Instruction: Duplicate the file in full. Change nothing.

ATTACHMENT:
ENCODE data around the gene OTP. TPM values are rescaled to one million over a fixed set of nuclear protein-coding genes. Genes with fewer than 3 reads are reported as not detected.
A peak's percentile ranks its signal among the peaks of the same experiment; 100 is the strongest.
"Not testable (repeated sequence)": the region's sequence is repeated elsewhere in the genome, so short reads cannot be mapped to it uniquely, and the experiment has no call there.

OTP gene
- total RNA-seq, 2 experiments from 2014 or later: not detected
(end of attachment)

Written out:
ENCODE data around the gene OTP. TPM values are rescaled to one million over a fixed set of nuclear protein-coding genes. Genes with fewer than 3 reads are reported as not detected.
A peak's percentile ranks its signal among the peaks of the same experiment; 100 is the strongest.
"Not testable (repeated sequence)": the region's sequence is repeated elsewhere in the genome, so short reads cannot be mapped to it uniquely, and the experiment has no call there.

OTP gene
- total RNA-seq, 2 experiments from 2014 or later: not detected